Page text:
straight acting roles, which is tough for me, because I love to do
stunts and fighting. I am also trying to focus on writing and
CBB: I was checking out Real Kick and the opening promo
trailer was amazing. Very cool stuff. I was not a big
"Crouching Tiger, Hidden Dragon" lover. I like wire work, but
just like CGI I think in some films it is taken too far to make what
I am watching out of reality.
TS: Yes, I agree, wire-work has a
great place in film, if done sparingly, and correctly. As for
REEL KICK, I still train them on a weekly basis. We have a lot
of great new projects already in the can, and will be on the site
soon. We have all been working so much lately, that we haven't
been able to put them up. We are always working on several
projects at a time, from features to TV to Indie films.
CBB: Spider-Man 3. I know
you signed your life away so to reveal anything would be imminent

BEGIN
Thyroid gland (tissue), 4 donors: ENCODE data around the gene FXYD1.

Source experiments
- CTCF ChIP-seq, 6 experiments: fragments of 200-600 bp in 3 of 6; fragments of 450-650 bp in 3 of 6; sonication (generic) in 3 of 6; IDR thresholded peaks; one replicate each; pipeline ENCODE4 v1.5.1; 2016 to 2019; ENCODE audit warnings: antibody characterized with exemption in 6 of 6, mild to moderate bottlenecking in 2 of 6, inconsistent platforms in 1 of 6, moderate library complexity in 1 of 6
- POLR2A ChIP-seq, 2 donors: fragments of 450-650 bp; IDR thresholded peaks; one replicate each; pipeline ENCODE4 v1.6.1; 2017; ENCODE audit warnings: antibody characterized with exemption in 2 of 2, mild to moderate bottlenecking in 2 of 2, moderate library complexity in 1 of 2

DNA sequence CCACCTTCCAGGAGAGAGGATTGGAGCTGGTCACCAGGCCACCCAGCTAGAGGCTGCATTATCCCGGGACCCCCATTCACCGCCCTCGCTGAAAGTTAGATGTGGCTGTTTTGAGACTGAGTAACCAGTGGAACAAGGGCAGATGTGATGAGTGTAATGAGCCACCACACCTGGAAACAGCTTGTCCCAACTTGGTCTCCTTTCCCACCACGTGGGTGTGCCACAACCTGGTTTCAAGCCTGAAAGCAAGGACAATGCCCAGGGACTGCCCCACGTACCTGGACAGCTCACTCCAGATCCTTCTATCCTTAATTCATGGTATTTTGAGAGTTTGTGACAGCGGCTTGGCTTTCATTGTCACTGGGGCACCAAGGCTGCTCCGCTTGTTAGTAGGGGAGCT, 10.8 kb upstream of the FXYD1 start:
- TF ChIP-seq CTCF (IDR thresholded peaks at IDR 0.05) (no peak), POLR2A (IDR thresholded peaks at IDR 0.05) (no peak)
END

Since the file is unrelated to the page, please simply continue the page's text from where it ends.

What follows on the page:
death, but what can you tell us about the new movie?
TS: Well, yes, to reveal too much
would mean certain death, but I will say the action in #3 will be
even bigger than #2. From what I can tell, they are focusing
more on Peter Parker than Spidey in this one. Dan Bradley and
his crew are working hard already, coming up with some incredible
stuff. I'm not sure yet what stunts or roles I will be
playing, but I'm looking forward to it.
CBB: You were also involved in
TS: In #2, I trained Tobey and
several stunt doubles. I also played the Chainsaw Doctor in
the hospital scene. Doc Ock wakes up, and kills all the
doctors and nurses in the room. His tentacles pick me up and
wipe up the room with me, but I survive long enough to try to fight
him with a chainsaw. Valiant, but he kills me, too!
you were able to work with the great Alfred Molina.
TS: So thrilling to work with
Alfred. He is a great guy, and a great actor. It's fun
to be able to say he beat the crap out of me, then killed me.
CBB: You also worked with John
Travolta in Swordfish? No matter what role he plays he always
seems to be having the greatest of times.
TS: John was also fantastic to
work with. I didn't even know he was the star of SWORDFISH
until he walked on set and I was doing a scene with him. It
was Halloween night. He is an inquisitive man. Always